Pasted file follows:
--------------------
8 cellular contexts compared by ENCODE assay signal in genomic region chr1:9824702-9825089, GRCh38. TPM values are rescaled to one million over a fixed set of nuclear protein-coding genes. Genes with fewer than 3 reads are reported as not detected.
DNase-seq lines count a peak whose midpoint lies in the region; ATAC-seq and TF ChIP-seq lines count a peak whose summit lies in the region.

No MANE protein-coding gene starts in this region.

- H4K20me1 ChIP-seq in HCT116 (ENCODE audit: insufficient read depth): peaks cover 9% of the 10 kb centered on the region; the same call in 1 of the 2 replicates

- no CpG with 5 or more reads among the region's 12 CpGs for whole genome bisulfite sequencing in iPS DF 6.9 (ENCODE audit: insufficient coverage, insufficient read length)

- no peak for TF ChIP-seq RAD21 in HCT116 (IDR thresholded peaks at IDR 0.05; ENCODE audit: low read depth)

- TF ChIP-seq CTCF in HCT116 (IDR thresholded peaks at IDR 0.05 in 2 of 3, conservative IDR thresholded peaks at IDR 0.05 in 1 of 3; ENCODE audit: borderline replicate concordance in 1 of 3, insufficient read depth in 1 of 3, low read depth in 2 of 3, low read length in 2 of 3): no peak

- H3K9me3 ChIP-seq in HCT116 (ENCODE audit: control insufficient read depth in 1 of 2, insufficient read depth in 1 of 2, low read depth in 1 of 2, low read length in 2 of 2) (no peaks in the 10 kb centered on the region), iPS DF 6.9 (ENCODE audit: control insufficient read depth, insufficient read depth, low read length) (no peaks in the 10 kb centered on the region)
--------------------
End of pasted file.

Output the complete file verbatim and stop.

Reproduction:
8 cellular contexts compared by ENCODE assay signal in genomic region chr1:9824702-9825089, GRCh38. TPM values are rescaled to one million over a fixed set of nuclear protein-coding genes. Genes with fewer than 3 reads are reported as not detected.
DNase-seq lines count a peak whose midpoint lies in the region; ATAC-seq and TF ChIP-seq lines count a peak whose summit lies in the region.

No MANE protein-coding gene starts in this region.

- H4K20me1 ChIP-seq in HCT116 (ENCODE audit: insufficient read depth): peaks cover 9% of the 10 kb centered on the region; the same call in 1 of the 2 replicates

- no CpG with 5 or more reads among the region's 12 CpGs for whole genome bisulfite sequencing in iPS DF 6.9 (ENCODE audit: insufficient coverage, insufficient read length)

- no peak for TF ChIP-seq RAD21 in HCT116 (IDR thresholded peaks at IDR 0.05; ENCODE audit: low read depth)

- TF ChIP-seq CTCF in HCT116 (IDR thresholded peaks at IDR 0.05 in 2 of 3, conservative IDR thresholded peaks at IDR 0.05 in 1 of 3; ENCODE audit: borderline replicate concordance in 1 of 3, insufficient read depth in 1 of 3, low read depth in 2 of 3, low read length in 2 of 3): no peak

- H3K9me3 ChIP-seq in HCT116 (ENCODE audit: control insufficient read depth in 1 of 2, insufficient read depth in 1 of 2, low read depth in 1 of 2, low read length in 2 of 2) (no peaks in the 10 kb centered on the region), iPS DF 6.9 (ENCODE audit: control insufficient read depth, insufficient read depth, low read length) (no peaks in the 10 kb centered on the region)